Sometimes it seems like the only thing people know about me is that I bounce this basketball and I'm from Astoria. I'm a simple little rags-to-riches story, one that has been told about NBA players from the projects for years. That's too simplistic. People who believe that story don't know me as a person. They don't know what drives me, what motivates me, what pushes me. They don't know where I'm from, beyond this little square of asphalt in Astoria. They think: What pushes her is she's from the Astoria projects. They don't see beyond that. Probably because they can't see inside me.
What pushes me is my brother, Davon, and what I want for him -- what I want him to believe. I want to see him grow up safe. I want to see my family in a good situation after having been through so much bad. I want Davon to know -- I want everyone to know -- that just because your life seems dark, that doesn't mean there isn't a way out. There's a positive on the other side, if you look hard enough. And you can change things, if you try hard enough. That's what I want to show Davon. That's what I want to show everyone.
A lot of times I look at what I have been through, and where I am now, and the way I have evolved and changed, and I think: This is what shaped me. No matter how much people say, "Oh, it doesn't matter where you come from," it does matter. It mattered for me.
But as much as I come from Astoria Houses, I also come from a small apartment in a high-rise building in Jamaica, Queens. That's where I lived with my mother, Bonita, and my father, William Johnson, until I was eleven years old. That apartment is where I learned to be strong and independent. That is where I learned to survive. That is where I became, in large part, the person I am today.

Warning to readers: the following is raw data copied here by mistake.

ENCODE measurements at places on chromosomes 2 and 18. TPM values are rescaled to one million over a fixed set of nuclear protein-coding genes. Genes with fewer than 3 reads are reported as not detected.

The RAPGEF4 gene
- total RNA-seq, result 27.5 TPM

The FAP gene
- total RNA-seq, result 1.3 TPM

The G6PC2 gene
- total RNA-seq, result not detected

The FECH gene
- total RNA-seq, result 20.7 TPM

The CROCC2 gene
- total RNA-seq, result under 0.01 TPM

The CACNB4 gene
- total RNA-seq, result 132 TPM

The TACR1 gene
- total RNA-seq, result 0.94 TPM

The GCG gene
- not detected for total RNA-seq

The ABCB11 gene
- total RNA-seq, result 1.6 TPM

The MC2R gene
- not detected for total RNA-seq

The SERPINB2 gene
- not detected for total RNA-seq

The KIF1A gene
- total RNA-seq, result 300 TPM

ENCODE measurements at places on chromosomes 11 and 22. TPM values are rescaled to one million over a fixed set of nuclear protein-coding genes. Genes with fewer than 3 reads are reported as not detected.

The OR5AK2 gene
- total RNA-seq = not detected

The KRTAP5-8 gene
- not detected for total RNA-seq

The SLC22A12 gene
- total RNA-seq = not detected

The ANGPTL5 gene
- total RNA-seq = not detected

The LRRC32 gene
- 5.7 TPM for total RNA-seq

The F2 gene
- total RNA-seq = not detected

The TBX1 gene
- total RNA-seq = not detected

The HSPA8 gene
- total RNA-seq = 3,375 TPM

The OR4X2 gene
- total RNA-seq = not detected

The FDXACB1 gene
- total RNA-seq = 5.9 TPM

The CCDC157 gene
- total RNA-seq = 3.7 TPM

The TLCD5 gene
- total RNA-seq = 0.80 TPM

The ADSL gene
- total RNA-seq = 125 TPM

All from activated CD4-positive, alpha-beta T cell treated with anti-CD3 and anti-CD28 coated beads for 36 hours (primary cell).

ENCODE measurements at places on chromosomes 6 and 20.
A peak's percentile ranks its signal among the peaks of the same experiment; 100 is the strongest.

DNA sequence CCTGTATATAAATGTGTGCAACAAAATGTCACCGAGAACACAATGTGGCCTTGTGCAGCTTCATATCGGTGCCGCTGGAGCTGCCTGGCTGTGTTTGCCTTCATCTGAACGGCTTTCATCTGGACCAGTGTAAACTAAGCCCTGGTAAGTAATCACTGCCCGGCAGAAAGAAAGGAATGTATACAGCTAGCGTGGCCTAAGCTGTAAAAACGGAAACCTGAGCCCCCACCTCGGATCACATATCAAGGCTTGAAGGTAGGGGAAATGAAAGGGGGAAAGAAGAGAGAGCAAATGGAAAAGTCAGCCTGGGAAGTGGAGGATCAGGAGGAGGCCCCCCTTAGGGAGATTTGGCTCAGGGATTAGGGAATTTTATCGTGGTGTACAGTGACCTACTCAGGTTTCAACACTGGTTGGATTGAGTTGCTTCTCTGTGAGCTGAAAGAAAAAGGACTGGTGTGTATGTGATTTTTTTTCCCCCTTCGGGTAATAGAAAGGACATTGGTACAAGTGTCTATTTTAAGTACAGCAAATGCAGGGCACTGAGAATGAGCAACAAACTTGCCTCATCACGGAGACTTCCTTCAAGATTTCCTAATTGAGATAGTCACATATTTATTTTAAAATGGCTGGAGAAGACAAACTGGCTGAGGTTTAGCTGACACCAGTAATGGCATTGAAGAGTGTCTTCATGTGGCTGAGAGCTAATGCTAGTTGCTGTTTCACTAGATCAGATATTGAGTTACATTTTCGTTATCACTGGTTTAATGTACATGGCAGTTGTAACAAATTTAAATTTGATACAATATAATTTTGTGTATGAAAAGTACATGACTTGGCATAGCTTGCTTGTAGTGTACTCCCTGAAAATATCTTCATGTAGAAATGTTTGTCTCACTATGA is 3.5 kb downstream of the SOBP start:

My mother was nineteen years old when she had me, and she was twenty-two when she and my dad had my brother, Davon. I love them both, and I love my brother with a fierceness I can hardly explain. Family is so important to me. But my parents weren't ready to raise kids -- not me, and not my brother. They had their own lives to figure out, their own demons to fight. So Davon and I, we became our own little family. I was the mom, he was the kid. We held each other tight at night when things got scary, and he looked to me to bring him dinner, to watch over him, to take care of him, no matter what. I did the best I could. And I'm still trying. Davon is starting college now, and that's always been my hope for him -- that he would find something to drive him the way I found basketball. I've always wanted him to realize that no matter how bad things were for us and our family in the beginning, we can end up blessed. He can end up blessed.
When we went to live at my grandmother's apartment -- when I was eleven and Davon was eight -- it wasn't because my mother felt it would be best for us. We went because Children's Services decided we could no longer live in the environment that existed inside that apartment in Jamaica. It broke my heart to see the cops come, and then to have our caseworker tell me that we couldn't live with our parents anymore. I didn't want to stop being a family. It was the only thing I knew. Later, when I was thirteen and Davon was ten, he went back to live with my mother and I chose to stay with my grandmother, and I felt that loss of family all over again.